In nature, rabies virus (RABV; genus Lyssavirus, family Rhabdoviridae) represents an assemblage of phylogenetic lineages, associated with specific mammalian host species. Although it is generally accepted that RABV evolved originally in bats and further shifted to carnivores, mechanisms of such host shifts are poorly understood, and examples are rarely present in surveillance data. Outbreaks in carnivores caused by a RABV variant, associated with big brown bats, occurred repeatedly during 2001–2009 in the Flagstaff area of Arizona. After each outbreak, extensive control campaigns were undertaken, with no reports of further rabies cases in carnivores for the next several years. However, questions remained whether all outbreaks were caused by a single introduction and further perpetuation of bat RABV in carnivore populations, or each outbreak was caused by an independent introduction of a bat virus. Another question of concern was related to adaptive changes in the RABV genome associated with host shifts. To address these questions, we sequenced and analyzed 66 complete and 20 nearly complete RABV genomes, including those from the Flagstaff area and other similar outbreaks in carnivores, caused by bat RABVs, and representatives of the major RABV lineages circulating in North America and worldwide. Phylogenetic analysis demonstrated that each Flagstaff outbreak was caused by an independent introduction of bat RABV into populations of carnivores. Positive selection analysis confirmed the absence of post-shift changes in RABV genes. In contrast, convergent evolution analysis demonstrated several amino acids in the N, P, G and L proteins, which might be significant for pre-adaptation of bat viruses to cause effective infection in carnivores. The substitution S/T242 in the viral glycoprotein is of particular merit, as a similar substitution was suggested for pathogenicity of Nishigahara RABV strain. Roles of the amino acid changes, detected in our study, require additional investigations, using reverse genetics and other approaches.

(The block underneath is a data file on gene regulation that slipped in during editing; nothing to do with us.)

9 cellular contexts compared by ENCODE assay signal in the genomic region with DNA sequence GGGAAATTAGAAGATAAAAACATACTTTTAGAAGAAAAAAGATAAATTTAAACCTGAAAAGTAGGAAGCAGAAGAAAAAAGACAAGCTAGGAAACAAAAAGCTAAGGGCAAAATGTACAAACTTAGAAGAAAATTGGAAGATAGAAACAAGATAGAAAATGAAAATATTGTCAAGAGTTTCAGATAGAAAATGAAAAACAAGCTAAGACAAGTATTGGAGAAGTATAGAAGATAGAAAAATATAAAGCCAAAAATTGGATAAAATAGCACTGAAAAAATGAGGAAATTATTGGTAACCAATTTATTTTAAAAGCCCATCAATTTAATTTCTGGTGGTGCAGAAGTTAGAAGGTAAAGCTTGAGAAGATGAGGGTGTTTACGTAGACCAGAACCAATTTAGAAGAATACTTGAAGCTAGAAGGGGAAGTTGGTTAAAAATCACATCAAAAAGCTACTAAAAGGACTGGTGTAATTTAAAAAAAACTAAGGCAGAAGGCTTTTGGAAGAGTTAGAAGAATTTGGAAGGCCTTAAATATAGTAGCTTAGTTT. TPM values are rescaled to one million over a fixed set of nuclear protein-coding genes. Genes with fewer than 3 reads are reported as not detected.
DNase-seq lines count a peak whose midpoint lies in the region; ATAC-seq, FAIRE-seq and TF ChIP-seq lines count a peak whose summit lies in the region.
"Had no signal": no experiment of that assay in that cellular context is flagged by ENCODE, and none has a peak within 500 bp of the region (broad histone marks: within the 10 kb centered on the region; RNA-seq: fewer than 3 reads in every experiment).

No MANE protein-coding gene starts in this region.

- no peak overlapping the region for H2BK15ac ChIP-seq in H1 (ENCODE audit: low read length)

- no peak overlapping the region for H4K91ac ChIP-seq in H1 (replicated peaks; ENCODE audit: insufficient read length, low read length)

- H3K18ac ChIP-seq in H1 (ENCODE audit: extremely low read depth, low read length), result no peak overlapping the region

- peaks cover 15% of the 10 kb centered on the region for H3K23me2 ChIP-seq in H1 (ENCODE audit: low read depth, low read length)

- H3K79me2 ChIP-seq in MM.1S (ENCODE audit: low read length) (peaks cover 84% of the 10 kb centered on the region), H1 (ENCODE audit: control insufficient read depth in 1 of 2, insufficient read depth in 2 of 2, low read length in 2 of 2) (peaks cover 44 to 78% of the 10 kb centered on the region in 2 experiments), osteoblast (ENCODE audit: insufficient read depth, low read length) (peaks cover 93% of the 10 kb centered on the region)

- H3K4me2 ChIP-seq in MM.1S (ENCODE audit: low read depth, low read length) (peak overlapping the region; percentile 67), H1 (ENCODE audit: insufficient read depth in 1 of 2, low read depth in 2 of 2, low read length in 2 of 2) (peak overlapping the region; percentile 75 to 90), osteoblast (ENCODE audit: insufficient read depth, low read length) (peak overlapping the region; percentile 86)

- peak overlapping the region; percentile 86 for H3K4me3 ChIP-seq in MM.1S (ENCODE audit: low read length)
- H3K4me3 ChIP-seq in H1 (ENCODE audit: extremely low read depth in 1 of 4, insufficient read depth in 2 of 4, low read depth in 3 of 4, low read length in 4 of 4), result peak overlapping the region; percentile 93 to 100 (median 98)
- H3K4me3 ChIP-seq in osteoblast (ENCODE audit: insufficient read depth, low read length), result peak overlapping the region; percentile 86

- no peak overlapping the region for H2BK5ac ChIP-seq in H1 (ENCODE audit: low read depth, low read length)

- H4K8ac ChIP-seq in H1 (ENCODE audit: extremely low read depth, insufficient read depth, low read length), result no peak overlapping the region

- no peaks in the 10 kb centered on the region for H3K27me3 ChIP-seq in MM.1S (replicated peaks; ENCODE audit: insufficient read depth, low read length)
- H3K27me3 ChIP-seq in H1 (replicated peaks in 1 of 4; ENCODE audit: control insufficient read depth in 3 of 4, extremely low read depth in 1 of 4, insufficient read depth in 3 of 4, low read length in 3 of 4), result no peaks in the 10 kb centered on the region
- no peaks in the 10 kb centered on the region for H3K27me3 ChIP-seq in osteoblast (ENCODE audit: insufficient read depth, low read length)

Host shifts of the rabies virus (RABV) from bats to carnivores are important for our understanding of viral evolution and emergence, and have significant public health implications, particularly for the areas where “terrestrial” rabies has been eliminated. In this study we addressed several rabies outbreaks in carnivores that occurred in the Flagstaff area of Arizona during 2001–2009, and caused by the RABV variant associated with big brown bats (Eptesicus fuscus). Based on phylogenetic analysis we demonstrated that each outbreak resulted from a separate introduction of bat RABV into populations of carnivores. No post-shift changes in viral genomes were detected under the positive selection analysis. Trying to answer the question why certain bat RABV variants are capable for host shifts to carnivores and other variants are not, we developed a convergent evolution analysis, and implemented it for multiple RABV lineages circulating worldwide. This analysis identified several amino acids in RABV proteins which may facilitate host shifts from bats to carnivores. Precise roles of these amino acids require additional investigations, using reverse genetics and animal experimentation. In general, our approach and the results obtained can be used for prediction of host shifts and emergence of other zoonotic pathogens.